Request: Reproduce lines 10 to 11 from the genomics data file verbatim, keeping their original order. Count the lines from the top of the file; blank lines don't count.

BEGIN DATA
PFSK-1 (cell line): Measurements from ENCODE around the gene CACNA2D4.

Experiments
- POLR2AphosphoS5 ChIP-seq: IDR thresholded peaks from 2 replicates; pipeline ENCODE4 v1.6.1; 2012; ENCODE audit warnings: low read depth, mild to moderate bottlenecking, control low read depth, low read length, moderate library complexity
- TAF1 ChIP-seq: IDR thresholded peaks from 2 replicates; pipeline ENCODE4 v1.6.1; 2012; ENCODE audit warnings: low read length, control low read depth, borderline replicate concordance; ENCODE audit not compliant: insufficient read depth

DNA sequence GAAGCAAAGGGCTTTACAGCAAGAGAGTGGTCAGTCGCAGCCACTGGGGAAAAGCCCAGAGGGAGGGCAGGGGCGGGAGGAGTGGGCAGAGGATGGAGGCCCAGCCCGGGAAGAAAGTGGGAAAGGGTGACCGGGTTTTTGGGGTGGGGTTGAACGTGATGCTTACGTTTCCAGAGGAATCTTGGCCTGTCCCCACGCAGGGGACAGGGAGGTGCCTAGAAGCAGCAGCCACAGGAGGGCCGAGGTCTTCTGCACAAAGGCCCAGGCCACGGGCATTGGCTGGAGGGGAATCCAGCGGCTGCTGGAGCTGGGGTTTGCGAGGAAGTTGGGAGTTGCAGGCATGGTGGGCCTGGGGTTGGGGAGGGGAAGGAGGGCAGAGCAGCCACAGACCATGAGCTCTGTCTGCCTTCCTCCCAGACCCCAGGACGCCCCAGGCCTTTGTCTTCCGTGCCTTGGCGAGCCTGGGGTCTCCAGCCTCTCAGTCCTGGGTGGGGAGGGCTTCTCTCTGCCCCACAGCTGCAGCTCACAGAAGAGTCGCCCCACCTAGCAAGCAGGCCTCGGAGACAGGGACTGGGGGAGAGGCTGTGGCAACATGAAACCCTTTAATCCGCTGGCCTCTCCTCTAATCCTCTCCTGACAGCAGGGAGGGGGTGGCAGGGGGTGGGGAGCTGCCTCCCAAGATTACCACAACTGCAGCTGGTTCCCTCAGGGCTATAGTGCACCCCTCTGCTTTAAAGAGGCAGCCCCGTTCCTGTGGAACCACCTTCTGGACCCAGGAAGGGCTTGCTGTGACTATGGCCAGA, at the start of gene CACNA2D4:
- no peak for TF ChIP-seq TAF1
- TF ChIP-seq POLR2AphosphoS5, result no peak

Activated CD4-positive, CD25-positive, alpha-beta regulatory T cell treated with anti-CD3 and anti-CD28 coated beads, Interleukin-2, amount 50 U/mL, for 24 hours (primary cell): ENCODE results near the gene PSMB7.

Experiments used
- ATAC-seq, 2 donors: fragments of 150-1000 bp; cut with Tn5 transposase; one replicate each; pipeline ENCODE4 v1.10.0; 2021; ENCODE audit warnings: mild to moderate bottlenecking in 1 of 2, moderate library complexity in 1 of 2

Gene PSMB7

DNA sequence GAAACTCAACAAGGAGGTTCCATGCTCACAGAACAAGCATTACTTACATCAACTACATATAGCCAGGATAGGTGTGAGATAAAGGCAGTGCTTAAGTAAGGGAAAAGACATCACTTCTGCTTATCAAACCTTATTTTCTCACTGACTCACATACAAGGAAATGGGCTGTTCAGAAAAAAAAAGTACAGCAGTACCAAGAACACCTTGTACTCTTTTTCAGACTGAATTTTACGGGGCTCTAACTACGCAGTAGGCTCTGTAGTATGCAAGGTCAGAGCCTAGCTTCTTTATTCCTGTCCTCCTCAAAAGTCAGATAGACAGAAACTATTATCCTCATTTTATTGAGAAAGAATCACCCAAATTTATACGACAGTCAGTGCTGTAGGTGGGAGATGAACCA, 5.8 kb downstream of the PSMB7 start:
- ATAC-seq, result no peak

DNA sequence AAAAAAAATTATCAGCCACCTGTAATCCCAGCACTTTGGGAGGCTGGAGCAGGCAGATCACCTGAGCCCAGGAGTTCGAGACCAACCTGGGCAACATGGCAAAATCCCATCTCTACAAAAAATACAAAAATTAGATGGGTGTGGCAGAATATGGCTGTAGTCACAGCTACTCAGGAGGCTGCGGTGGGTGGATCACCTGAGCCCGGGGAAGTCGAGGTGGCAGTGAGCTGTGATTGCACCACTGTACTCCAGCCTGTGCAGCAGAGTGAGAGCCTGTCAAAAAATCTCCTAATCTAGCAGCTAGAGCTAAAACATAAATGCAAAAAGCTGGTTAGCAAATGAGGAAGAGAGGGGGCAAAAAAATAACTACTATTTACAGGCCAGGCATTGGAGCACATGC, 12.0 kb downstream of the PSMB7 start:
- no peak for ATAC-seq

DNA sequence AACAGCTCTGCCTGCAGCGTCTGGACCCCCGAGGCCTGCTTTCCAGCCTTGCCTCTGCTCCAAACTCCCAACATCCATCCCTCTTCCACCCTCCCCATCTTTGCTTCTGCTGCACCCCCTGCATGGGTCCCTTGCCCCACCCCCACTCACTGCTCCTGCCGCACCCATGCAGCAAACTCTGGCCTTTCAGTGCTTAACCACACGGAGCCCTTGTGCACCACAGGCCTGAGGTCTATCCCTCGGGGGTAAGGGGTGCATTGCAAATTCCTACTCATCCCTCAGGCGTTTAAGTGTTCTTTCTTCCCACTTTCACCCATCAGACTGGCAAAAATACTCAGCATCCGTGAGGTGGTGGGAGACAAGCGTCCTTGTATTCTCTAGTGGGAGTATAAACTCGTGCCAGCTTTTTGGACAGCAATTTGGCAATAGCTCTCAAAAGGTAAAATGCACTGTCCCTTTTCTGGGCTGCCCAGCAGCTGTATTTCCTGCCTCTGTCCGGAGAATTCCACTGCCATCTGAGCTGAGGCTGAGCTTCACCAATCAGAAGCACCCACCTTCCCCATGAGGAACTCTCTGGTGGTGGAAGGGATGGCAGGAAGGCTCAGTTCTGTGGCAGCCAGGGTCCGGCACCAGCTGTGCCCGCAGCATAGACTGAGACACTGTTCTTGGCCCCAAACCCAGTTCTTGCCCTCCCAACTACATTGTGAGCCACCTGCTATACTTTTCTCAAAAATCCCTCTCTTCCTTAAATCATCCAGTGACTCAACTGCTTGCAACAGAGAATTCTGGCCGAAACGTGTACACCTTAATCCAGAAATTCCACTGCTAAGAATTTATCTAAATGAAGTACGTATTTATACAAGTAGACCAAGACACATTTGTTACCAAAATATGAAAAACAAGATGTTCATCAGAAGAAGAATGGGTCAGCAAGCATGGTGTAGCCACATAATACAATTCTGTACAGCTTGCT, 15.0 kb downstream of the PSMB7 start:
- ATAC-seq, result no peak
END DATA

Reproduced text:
- ATAC-seq, 2 donors: fragments of 150-1000 bp; cut with Tn5 transposase; one replicate each; pipeline ENCODE4 v1.10.0; 2021; ENCODE audit warnings: mild to moderate bottlenecking in 1 of 2, moderate library complexity in 1 of 2

Gene PSMB7